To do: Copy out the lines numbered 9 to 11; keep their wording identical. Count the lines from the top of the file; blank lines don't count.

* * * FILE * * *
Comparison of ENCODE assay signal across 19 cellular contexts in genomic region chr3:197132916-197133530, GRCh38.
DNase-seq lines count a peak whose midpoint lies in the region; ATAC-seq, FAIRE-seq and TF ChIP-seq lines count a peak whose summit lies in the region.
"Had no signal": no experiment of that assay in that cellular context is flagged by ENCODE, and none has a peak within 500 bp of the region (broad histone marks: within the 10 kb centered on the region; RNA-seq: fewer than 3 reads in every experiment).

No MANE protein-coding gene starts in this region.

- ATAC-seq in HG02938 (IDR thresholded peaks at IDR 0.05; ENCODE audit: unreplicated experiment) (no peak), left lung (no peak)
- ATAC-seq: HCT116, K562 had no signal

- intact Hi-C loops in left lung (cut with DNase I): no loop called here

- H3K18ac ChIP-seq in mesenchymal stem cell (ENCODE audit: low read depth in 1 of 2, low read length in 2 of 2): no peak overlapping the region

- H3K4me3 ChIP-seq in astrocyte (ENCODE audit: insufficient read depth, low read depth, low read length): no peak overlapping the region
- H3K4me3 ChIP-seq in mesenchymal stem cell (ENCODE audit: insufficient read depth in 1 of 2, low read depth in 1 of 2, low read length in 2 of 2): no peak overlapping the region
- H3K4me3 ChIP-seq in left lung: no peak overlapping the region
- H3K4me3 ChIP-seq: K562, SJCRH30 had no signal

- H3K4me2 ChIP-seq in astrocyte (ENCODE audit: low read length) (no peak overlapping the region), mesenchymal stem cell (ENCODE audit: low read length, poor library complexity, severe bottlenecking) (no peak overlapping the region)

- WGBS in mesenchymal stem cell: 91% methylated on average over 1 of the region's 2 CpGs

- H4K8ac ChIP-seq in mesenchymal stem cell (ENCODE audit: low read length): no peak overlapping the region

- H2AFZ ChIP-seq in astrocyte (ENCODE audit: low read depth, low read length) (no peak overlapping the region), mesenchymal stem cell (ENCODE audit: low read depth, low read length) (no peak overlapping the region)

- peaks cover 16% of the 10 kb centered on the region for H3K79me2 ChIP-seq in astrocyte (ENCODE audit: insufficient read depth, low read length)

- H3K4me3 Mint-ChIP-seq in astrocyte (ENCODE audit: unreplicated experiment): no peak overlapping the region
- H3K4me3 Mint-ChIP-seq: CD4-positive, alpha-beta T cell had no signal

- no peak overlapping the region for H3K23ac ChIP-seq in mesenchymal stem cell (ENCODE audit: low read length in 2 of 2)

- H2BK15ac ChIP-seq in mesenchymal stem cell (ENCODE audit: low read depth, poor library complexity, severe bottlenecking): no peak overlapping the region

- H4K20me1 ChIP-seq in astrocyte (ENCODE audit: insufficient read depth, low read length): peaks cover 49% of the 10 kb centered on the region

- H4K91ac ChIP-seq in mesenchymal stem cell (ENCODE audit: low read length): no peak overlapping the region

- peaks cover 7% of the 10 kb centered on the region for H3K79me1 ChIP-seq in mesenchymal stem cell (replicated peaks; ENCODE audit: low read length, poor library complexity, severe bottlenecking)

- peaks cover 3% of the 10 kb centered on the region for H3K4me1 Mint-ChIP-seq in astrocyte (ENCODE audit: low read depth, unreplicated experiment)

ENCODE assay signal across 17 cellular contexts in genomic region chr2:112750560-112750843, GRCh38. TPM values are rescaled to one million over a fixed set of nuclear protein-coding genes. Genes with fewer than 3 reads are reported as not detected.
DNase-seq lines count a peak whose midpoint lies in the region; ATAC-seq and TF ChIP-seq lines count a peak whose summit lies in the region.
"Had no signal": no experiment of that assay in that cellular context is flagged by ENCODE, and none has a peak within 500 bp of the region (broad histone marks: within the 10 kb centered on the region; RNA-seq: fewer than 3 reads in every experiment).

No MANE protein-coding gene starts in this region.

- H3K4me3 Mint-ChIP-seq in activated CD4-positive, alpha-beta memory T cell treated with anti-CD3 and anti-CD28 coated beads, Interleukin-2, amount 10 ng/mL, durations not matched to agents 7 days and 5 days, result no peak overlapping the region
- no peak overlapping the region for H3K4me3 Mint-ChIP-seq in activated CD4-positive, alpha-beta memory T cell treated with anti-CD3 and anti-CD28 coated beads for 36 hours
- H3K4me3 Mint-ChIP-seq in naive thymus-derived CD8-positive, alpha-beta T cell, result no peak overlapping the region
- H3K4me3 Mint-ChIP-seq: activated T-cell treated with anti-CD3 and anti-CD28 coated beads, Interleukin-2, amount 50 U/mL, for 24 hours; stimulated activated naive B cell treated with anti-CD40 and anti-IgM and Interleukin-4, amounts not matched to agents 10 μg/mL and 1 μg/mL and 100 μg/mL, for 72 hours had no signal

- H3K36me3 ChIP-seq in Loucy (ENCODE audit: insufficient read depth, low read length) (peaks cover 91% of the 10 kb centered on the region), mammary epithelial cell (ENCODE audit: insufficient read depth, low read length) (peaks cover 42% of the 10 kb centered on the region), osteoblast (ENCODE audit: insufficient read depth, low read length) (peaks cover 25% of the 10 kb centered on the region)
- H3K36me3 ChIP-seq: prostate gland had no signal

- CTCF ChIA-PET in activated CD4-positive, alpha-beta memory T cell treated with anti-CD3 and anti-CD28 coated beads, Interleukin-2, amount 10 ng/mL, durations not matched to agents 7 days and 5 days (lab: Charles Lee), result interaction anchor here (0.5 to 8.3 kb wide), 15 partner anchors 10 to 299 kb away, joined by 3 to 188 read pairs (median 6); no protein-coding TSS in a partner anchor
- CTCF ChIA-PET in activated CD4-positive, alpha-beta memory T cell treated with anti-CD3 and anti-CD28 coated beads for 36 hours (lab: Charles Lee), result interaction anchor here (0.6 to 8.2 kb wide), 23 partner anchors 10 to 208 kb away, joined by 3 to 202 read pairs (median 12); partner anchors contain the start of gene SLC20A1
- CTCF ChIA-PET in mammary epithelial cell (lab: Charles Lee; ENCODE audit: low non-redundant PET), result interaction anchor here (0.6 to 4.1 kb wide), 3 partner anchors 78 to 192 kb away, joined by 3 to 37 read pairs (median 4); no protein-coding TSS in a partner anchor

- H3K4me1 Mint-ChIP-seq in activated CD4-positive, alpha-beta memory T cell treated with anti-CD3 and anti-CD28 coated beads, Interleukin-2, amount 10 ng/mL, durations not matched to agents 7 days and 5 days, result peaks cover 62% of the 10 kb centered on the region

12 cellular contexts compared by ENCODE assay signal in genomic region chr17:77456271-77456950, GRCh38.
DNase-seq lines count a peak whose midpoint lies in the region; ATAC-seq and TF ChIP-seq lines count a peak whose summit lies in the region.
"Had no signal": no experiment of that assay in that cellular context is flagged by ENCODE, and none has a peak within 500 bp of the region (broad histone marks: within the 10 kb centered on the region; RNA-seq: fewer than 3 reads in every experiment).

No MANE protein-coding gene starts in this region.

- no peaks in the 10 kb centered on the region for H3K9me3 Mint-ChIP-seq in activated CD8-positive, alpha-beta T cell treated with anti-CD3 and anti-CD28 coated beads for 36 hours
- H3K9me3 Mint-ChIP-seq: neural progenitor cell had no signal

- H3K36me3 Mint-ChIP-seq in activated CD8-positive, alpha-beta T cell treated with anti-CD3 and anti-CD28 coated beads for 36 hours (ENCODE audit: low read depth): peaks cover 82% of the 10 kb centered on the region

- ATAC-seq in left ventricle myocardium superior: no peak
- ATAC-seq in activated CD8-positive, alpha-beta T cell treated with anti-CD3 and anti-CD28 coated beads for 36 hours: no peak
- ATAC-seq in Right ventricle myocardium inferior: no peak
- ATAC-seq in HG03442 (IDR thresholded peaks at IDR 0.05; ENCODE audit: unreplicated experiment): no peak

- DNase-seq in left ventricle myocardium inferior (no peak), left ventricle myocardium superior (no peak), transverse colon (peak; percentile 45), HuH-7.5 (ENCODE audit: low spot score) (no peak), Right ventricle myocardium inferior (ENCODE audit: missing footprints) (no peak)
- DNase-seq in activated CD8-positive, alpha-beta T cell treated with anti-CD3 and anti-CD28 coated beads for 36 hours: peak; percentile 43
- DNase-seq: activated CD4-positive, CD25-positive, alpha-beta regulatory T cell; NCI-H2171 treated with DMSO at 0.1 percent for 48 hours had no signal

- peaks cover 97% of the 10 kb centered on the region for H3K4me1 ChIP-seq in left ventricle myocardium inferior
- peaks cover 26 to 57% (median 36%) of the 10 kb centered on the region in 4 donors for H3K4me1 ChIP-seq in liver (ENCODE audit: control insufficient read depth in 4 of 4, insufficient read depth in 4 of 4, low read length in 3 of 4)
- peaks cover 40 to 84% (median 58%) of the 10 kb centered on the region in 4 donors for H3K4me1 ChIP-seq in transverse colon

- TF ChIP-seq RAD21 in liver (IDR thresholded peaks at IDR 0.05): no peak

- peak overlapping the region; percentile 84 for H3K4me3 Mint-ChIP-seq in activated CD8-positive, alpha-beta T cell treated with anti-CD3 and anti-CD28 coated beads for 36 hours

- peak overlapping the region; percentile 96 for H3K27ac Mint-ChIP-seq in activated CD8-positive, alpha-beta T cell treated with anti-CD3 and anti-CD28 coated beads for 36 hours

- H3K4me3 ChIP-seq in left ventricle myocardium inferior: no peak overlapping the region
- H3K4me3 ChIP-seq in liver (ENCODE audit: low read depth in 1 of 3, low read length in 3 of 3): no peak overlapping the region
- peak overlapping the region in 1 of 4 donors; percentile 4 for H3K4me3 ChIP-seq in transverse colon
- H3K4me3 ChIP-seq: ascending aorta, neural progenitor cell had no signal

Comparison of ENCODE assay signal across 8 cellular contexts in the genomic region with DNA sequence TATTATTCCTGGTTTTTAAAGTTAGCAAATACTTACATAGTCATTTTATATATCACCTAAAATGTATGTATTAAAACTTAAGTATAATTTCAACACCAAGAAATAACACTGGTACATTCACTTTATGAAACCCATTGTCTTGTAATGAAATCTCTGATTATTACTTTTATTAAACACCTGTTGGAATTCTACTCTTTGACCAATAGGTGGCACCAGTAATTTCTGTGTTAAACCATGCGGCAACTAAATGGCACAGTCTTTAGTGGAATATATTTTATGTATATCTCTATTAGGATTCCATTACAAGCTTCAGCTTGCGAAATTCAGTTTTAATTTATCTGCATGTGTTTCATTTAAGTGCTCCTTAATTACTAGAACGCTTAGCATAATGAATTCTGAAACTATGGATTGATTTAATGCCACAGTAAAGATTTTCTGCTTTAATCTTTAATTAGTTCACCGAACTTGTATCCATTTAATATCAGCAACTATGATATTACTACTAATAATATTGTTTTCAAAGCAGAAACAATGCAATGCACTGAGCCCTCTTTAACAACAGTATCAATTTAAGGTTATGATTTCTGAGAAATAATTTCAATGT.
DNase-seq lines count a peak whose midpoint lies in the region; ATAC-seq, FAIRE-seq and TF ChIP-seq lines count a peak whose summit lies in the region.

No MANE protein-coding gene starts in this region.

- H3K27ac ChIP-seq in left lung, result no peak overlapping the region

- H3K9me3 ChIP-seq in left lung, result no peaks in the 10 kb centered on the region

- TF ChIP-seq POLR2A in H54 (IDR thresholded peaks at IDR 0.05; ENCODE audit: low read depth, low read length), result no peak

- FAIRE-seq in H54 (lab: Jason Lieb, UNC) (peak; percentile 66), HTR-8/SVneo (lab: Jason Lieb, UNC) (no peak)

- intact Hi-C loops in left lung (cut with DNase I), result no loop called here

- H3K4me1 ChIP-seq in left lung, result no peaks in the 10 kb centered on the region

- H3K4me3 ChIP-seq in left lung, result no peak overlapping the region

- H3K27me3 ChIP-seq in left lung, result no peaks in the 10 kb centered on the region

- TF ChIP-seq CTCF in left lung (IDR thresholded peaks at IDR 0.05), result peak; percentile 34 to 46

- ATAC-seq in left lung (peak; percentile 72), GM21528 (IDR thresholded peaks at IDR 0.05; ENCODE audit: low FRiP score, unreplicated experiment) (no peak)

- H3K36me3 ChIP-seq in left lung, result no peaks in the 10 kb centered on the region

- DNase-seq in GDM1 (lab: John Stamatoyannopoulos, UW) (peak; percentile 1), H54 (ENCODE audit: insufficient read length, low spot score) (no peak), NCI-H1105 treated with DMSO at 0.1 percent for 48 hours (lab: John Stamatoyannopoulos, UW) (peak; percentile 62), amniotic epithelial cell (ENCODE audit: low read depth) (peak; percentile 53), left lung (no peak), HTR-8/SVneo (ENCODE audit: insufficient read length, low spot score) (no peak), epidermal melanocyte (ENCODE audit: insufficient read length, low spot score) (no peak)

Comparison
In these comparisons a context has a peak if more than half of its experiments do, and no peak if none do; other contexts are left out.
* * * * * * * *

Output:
- H3K4me3 ChIP-seq in astrocyte (ENCODE audit: insufficient read depth, low read depth, low read length): no peak overlapping the region
- H3K4me3 ChIP-seq in mesenchymal stem cell (ENCODE audit: insufficient read depth in 1 of 2, low read depth in 1 of 2, low read length in 2 of 2): no peak overlapping the region
- H3K4me3 ChIP-seq in left lung: no peak overlapping the region